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The Honolulu Advertiser
Posted on: Wednesday, March 10, 2010

MLB: Rodriguez says lawyers are setting up interview with feds

AP Sports Writer

TAMPA, Fla. Alex Rodriguez's lawyers are setting up an interview with federal authorities as part of an investigation into a Canadian doctor who is the focus of a cross-border drug smuggling case involving human growth hormone.

The Yankee slugger said from the team's spring training complex Wednesday that the interview site is under discussion but he would like it to be in Tampa so his training is not disrupted. He expects to soon know the interview date.

Rodriguez has said he is aware that federal agents want to talk to him about his relationship with Dr. Anthony Galea. Galea told The Associated Press that he helped the three-time MVP recover from a hip injury last year but prescribed only anti-inflammatories, not HGH.

"I'm at ease no matter what," Rodriguez said Tuesday when asked about Galea's comments. He added that he's "got nothing new to report."

Galea was arrested in Canada last October on four charges relating to an unapproved substance used in healing therapy called Actovegin. He is known for using a technique, called platelet-rich plasma therapy, designed to speed recovery from injuries. He has used that to treat several high-profile athletes.

Rodriguez and other baseball players, including Jose Reyes and Carlos Beltran of the Mets, have been contacted by U.S. federal investigators regarding Galea. Colorado Rockies closer Huston Street said he was on a list of players federal investigators wanted to interview. Reyes and Beltran said they did not receive HGH from Galea.

This had been a far quieter spring for Rodriguez than last year, when he acknowledged during a news conference that he used steroids from 2001-03.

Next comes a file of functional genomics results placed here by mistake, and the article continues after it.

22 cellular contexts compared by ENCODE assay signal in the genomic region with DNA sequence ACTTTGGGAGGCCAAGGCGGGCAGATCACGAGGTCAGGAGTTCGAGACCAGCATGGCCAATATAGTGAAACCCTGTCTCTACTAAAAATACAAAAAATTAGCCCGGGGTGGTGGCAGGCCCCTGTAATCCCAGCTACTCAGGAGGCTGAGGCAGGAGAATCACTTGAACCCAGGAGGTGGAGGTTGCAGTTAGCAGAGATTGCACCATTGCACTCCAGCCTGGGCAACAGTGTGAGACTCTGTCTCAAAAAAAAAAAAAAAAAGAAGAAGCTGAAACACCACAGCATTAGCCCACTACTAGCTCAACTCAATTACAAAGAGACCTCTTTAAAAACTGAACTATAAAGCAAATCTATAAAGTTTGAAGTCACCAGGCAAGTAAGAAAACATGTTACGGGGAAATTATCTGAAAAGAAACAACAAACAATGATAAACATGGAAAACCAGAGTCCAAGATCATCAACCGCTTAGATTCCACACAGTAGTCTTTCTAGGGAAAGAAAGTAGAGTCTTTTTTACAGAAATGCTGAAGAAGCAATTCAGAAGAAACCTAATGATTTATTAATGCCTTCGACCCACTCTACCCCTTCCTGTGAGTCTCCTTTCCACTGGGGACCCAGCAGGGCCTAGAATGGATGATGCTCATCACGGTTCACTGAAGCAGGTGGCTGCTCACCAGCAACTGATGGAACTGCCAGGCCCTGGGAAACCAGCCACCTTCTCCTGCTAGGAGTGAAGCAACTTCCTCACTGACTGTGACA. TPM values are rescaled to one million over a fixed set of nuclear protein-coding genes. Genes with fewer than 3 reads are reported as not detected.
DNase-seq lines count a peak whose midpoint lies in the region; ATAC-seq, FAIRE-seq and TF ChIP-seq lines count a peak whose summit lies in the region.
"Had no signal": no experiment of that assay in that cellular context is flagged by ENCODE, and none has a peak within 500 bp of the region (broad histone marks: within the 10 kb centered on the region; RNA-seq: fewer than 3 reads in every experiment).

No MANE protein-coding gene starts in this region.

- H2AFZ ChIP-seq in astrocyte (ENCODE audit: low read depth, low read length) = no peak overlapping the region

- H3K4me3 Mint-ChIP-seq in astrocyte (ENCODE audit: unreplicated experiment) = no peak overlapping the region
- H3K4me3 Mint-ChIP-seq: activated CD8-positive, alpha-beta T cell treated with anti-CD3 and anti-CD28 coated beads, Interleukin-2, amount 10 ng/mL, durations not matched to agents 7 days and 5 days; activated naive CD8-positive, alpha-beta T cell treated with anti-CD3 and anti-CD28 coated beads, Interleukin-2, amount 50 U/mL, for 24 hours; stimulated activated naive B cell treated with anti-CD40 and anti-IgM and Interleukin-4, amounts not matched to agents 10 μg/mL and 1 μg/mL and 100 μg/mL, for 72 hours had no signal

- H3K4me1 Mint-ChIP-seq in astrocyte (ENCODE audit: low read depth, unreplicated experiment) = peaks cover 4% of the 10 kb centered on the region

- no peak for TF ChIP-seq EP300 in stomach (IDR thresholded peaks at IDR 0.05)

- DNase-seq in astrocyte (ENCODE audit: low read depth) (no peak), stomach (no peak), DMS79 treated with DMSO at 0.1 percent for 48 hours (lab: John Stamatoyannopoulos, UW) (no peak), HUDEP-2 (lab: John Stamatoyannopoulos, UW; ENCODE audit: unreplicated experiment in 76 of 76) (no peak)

Yankees managing general partner Hal Steinbrenner said the team would talk to Rodriguez after federal agents do.

"We didn't know Alex was seeing this doctor, and we've been told he's going to cooperate with the authorities in full, and he's going to answer some questions for them," Yankees managing general partner Hal Steinbrenner said after a news conference in New York. "And until that's done, there's just nothing to add."

Galea, who recently resigned as the team doctor for the Canadian Football League's Toronto Argonauts, became the focus of authorities' attention last September when his assistant, Mary Anne Catalano, was stopped at the U.S. border in Buffalo, N.Y.

U.S. federal court documents say "20 vials and 76 ampoules of unknown misbranded drugs including Nutropin (Human Growth Hormone HGH) and foreign homeopathic drugs" were found in a car Catalano was driving.

But Galea said Catalano only could have had a tiny, half-empty bottle or one ampoule of HGH because she was bringing the drug across the border for his own use.

The 51-year-old Galea says he's taken HGH, which is banned by the major sports, for a decade because it can improve the quality of life for people over 40.

Galea was arrested Oct. 15 after a search warrant was executed at the Institute of Sports Medicine Health and Wellness Centre in Toronto. He is charged with selling Actovegin, conspiracy to import an unapproved drug, conspiracy to export a drug and smuggling goods into Canada.

Rodriguez had hip surgery a year ago and Galea said he assisted in the third baseman's rehab. Dr. Marc Philippon operated and chiropractor Mark Lindsay, who has ties to Galea, helped monitor Rodriguez's recovery.

Even if he's cleared in the investigation, Rodriguez could be in violation of his record $275 million, 10-year contract because a team has the right to approve doctors who aren't on its medical staff.

If Rodriguez was treated without club consent, any attempt to determine whether he violated the contract's guarantee language or baseball's collective bargaining agreement likely would hinge on whether treatment was elective or necessary.


AP Sports Writer Ronald Blum in New York contributed to this report.